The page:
Can Gingrich Win New Hampshire?

By Adam Reilly

Dec. 5, 2011

MANCHESTER, N.H. — For the past year, the race for the Republican presidential nomination has followed a predictable pattern. A Mitt Romney rival surges in the polls, can’t stand the spotlight and fades into obscurity — replaced by another rival who does exactly the same thing.
But the latest anti-Romney, former House speaker Newt Gingrich, seems to have a bit more staying power. And he’s raising new doubts about the inevitability of Romney landing the nomination — even in the former Mass. governor’s stronghold of New Hampshire.

Hit the ground running
Gingrich’s New Hampshire headquarters looks unlived in. That’s because it is. In contrast to Romney, who opened his New Hampshire headquarters in May, Gingrich’s, on Elm Street in Manchester, N.H., has been open for less than a month.
Andrew Hemingway, Gingrich’s New Hampshire campaign director, freely admitted that his candidate got a late start.
“Most of the other campaigns have been here for probably over a year, and they’re established. They’ve got everything moving,” Hemingway said.
Still, Gingrich has been chipping away at Romney’s once-vast lead in the Granite State. A recent poll by Rasmussen Reports put Romney’s cushion at just 10 points.
Hemingway predicted that down the home stretch, the Gingrich campaign’s lack of structure will provide a jolt of grassroots energy.
“It’s forcing us to run a campaign that’s completely decentralized, completely based on people willing to come on board who are willing who to help us, who are willing to push it,” he said. “Our organization literally depends on our volunteers.”

"He has great ideas"
In other words, it depends on people like Jonathan and Jean White of Amherst, N.H. After picking up some Newt 2012 yard signs, the Whites explained why they think Gingrich is the best of the GOP bunch.
“He balanced the budget for four years in a row while he was speaker of the House,” said John White. “He’s a tremendous intellect. He has great ideas.”
“I’m a Catholic and I think he’s living out his faith,” Jean White added. “That’s part of who he is and that’s part of what’s guiding him.”
Romney's counter-attack

For his part, Romney wants voters to see Gingrich and think “Washington insider.” During a recent interview on WTPL-FM, “New Hampshire Today” host Jack Heath asked Romney to describe the main differences between him and Gingrich.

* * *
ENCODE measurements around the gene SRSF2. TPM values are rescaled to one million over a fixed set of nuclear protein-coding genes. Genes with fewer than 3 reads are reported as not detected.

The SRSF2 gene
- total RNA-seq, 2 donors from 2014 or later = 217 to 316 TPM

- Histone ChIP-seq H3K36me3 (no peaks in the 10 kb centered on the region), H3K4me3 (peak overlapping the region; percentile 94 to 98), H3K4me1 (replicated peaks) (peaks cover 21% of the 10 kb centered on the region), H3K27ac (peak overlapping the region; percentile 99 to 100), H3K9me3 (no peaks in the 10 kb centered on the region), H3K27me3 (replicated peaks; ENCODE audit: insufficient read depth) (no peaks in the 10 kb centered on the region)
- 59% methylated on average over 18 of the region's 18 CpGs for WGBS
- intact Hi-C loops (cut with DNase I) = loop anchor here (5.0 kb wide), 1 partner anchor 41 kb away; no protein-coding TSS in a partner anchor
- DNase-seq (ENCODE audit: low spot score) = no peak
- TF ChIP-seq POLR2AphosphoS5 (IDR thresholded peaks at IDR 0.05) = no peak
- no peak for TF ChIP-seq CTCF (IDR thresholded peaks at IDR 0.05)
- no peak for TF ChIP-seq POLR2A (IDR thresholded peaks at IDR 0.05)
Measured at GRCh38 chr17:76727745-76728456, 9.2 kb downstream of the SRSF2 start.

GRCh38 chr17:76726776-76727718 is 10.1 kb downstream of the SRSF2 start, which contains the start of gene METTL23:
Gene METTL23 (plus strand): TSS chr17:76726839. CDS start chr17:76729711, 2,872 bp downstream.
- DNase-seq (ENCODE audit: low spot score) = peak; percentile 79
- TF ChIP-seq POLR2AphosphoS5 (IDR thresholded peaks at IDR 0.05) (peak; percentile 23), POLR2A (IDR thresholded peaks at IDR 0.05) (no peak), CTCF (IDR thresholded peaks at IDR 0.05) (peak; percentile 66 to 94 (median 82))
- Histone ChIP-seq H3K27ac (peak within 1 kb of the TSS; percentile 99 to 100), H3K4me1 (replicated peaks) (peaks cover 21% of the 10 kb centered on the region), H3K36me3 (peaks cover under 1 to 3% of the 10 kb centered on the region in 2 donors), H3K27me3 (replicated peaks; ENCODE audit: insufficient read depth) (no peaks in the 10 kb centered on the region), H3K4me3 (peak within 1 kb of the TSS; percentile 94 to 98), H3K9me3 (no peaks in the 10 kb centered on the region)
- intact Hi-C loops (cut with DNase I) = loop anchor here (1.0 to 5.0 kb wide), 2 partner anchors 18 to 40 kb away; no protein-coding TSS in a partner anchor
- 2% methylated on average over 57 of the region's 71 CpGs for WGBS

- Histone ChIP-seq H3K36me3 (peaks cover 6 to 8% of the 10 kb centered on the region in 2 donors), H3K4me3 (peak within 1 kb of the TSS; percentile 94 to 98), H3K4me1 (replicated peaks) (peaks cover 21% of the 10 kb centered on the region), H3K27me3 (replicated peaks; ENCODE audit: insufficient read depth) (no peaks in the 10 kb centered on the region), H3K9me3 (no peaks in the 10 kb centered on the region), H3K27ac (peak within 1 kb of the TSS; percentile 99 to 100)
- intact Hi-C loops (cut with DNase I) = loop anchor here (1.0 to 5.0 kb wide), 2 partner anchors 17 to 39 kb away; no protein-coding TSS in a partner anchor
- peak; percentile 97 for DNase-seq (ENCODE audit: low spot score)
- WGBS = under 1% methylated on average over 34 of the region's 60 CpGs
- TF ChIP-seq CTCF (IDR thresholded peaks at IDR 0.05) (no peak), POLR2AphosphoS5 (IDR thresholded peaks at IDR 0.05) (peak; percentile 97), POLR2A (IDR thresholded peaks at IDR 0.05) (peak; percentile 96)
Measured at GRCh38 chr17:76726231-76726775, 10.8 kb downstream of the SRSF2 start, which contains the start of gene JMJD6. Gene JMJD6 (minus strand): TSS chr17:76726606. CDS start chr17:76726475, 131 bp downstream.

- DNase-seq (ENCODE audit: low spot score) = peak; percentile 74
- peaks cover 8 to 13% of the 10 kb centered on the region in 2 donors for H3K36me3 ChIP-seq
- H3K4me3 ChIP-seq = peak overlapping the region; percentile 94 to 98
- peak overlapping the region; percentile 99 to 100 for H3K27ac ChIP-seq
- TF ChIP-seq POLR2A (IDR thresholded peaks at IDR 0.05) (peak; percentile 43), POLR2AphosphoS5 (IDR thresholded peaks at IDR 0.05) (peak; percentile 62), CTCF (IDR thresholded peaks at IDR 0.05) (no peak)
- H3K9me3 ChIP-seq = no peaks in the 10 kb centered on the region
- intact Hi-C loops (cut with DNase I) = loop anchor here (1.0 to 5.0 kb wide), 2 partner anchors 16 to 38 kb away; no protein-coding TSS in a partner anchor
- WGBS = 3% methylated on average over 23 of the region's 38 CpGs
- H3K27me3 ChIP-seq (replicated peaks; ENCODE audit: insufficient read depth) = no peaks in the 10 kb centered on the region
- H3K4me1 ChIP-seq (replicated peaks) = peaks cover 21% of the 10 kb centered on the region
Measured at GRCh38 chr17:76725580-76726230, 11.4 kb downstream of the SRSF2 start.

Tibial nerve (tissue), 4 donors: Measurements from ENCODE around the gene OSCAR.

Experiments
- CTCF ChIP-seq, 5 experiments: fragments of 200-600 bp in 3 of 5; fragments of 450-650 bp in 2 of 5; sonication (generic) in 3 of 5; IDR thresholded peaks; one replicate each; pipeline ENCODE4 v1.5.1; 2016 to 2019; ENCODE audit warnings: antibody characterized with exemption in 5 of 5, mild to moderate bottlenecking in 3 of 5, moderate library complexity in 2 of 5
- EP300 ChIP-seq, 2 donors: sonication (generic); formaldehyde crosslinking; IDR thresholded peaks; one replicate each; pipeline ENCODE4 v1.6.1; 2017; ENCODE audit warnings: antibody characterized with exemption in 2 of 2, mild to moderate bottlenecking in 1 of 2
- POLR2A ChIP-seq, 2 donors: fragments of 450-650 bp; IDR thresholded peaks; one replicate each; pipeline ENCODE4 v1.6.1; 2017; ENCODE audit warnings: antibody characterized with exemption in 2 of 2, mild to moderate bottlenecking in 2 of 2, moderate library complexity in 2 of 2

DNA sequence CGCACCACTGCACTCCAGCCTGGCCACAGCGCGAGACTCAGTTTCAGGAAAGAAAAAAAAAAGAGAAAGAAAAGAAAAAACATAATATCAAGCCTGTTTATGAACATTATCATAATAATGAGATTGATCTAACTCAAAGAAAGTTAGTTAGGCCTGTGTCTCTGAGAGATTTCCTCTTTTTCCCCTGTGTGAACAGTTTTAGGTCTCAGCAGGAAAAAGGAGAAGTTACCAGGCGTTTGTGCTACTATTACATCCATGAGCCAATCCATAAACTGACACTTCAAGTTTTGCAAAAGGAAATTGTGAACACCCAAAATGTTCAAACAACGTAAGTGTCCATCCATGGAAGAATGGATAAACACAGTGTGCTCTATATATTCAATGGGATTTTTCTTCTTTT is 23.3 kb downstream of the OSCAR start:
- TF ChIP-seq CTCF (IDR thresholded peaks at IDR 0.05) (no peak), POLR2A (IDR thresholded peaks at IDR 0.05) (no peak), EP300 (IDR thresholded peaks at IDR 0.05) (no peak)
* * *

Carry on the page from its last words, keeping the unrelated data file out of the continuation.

“If the people of America are looking for folks that have a background in Washington,” Romney said, “who’ve spent a lifetime in Washington, who’ve worked in government affairs or lobbying — why, there are a lot of people to choose from.”
But with his poll numbers dropping, Romney may have to be more aggressive, especially since Gingrich has some traits that New Hampshire voters tend to prize.
“He’s less packaged, he’s not perfect, he’s a little disheveled,” Heath said of Gingrich. “He’s got that college professor look, versus Mitt Romney, who looks like he’s gotten the Academy Award role to play the president if Michael Douglas isn’t available.”
Heath agreed with Hemingway that Gingrich’s late start in New Hampshire won’t hurt him.
“[Gingrich] hasn’t lost anything from it,” Heath said. “He’s doing well and if he spends more time here and presses the flesh, goes to coffee shops, he’s going to have the national media horde and the local regional media. So I think he got lucky.”

If Newt, then what?
As of Dec. 2, Heath predicted that Romney would win New Hampshire by just three to five percentage points — an outcome that could reinforce the perception that Romney is fading and Gingrich surging. Heath thought there was a legitimate chance that Gingrich would win New Hampshire outright.
Since losing New Hampshire could doom Romney’s presidential hopes, his campaign will do everything possible to keep it from happening. But Hemingway claimed the passion was on Gingrich’s side.
“It’s a woman from Pennsylvania who emails me or writes a handwritten letter and says, ‘Hey, I’m disabled, I can’t do much, but I just rented a hotel room across the street and I’m going to be living in New Hampshire for five weeks because I want to be involved in the Newt Gingrich campaign,’” Hemingway said, smiling broadly.
In the end, that energy may not be enough to defeat Romney. But it’s already enough to make him sweat. 

newt gingrich

Newt Gingrich talks to New Hampshire State Rep. Joe Pitre during a N.H. campaign stop on Nov. 11. (Jim Cole/AP)

About the Author
Adam Reilly Adam Reilly
Adam Reilly is a political reporter and associate producer for WGBH's Greater Boston.


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